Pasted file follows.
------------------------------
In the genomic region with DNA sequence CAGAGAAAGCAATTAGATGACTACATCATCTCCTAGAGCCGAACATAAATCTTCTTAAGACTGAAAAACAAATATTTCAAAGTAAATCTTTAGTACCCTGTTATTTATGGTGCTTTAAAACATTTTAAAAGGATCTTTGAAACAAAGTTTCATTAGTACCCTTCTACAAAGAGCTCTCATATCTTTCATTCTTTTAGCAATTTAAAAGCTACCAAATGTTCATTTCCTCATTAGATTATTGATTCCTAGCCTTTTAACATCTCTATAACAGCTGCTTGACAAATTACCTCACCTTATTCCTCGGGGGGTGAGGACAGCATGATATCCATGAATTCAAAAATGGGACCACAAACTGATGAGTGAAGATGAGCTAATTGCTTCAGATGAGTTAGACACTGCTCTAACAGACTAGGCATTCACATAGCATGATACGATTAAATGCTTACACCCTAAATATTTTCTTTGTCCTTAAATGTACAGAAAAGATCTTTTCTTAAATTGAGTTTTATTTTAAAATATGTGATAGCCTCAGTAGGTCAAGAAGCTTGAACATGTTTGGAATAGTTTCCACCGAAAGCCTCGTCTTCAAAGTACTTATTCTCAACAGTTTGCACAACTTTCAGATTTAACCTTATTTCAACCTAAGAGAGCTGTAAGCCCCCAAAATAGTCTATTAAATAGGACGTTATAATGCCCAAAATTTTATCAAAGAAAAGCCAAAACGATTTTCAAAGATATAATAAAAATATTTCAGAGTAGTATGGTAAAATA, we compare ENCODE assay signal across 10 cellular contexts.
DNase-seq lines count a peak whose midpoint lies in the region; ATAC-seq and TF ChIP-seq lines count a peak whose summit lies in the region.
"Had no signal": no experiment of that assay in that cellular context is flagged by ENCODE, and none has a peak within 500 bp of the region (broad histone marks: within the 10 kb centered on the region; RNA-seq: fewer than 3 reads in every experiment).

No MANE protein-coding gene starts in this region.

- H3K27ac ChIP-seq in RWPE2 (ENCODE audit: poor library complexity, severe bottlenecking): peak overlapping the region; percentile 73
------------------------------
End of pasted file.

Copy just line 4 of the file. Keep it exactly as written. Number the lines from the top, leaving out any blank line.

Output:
No MANE protein-coding gene starts in this region.